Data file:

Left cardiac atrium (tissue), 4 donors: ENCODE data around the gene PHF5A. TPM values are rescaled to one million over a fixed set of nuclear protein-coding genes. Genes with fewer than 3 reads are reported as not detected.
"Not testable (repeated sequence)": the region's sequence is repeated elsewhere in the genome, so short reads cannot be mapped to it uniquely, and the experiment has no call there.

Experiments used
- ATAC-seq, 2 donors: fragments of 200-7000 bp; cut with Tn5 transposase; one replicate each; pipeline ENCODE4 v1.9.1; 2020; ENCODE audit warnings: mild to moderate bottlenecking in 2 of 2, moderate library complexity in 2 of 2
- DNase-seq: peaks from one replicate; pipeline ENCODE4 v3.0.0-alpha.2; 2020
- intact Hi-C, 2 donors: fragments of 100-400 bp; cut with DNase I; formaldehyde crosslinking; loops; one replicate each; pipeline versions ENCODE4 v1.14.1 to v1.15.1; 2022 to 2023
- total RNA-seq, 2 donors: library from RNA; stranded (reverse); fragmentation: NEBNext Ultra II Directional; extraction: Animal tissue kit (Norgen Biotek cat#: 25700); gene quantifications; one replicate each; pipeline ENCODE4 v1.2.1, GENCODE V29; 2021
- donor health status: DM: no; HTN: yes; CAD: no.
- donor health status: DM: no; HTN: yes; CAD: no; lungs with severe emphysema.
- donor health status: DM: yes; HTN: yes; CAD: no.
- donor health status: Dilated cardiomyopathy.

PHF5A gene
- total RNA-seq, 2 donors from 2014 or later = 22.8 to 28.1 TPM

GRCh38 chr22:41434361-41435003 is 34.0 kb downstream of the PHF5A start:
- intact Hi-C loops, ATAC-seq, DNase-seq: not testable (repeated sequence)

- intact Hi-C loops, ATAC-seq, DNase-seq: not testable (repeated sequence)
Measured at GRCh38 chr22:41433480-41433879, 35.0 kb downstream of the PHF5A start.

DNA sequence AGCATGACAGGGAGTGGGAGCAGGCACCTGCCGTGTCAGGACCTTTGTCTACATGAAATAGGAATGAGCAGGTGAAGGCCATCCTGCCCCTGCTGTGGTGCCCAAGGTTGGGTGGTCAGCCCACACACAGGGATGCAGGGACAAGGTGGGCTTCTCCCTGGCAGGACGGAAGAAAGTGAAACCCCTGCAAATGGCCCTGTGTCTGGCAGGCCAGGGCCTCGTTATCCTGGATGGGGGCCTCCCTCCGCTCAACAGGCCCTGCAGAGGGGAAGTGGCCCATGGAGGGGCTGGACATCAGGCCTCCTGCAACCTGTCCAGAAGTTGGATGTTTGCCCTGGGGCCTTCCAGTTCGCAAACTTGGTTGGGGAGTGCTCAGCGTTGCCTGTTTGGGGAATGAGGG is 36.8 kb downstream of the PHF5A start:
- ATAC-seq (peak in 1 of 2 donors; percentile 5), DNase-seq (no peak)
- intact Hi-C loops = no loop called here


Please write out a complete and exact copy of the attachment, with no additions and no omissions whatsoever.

Left cardiac atrium (tissue), 4 donors: ENCODE data around the gene PHF5A. TPM values are rescaled to one million over a fixed set of nuclear protein-coding genes. Genes with fewer than 3 reads are reported as not detected.
"Not testable (repeated sequence)": the region's sequence is repeated elsewhere in the genome, so short reads cannot be mapped to it uniquely, and the experiment has no call there.

Experiments used
- ATAC-seq, 2 donors: fragments of 200-7000 bp; cut with Tn5 transposase; one replicate each; pipeline ENCODE4 v1.9.1; 2020; ENCODE audit warnings: mild to moderate bottlenecking in 2 of 2, moderate library complexity in 2 of 2
- DNase-seq: peaks from one replicate; pipeline ENCODE4 v3.0.0-alpha.2; 2020
- intact Hi-C, 2 donors: fragments of 100-400 bp; cut with DNase I; formaldehyde crosslinking; loops; one replicate each; pipeline versions ENCODE4 v1.14.1 to v1.15.1; 2022 to 2023
- total RNA-seq, 2 donors: library from RNA; stranded (reverse); fragmentation: NEBNext Ultra II Directional; extraction: Animal tissue kit (Norgen Biotek cat#: 25700); gene quantifications; one replicate each; pipeline ENCODE4 v1.2.1, GENCODE V29; 2021
- donor health status: DM: no; HTN: yes; CAD: no.
- donor health status: DM: no; HTN: yes; CAD: no; lungs with severe emphysema.
- donor health status: DM: yes; HTN: yes; CAD: no.
- donor health status: Dilated cardiomyopathy.

PHF5A gene
- total RNA-seq, 2 donors from 2014 or later = 22.8 to 28.1 TPM

GRCh38 chr22:41434361-41435003 is 34.0 kb downstream of the PHF5A start:
- intact Hi-C loops, ATAC-seq, DNase-seq: not testable (repeated sequence)

- intact Hi-C loops, ATAC-seq, DNase-seq: not testable (repeated sequence)
Measured at GRCh38 chr22:41433480-41433879, 35.0 kb downstream of the PHF5A start.

DNA sequence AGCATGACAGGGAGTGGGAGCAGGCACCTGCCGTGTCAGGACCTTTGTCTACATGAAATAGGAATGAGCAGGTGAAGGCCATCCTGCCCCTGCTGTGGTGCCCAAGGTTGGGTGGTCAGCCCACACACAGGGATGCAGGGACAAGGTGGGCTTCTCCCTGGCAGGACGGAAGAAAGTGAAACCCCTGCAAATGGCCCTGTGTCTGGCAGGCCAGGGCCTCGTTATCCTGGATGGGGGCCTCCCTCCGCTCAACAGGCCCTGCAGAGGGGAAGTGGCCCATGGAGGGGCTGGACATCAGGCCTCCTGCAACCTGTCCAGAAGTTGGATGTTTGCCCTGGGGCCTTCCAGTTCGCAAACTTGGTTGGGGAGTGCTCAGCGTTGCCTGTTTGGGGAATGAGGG is 36.8 kb downstream of the PHF5A start:
- ATAC-seq (peak in 1 of 2 donors; percentile 5), DNase-seq (no peak)
- intact Hi-C loops = no loop called here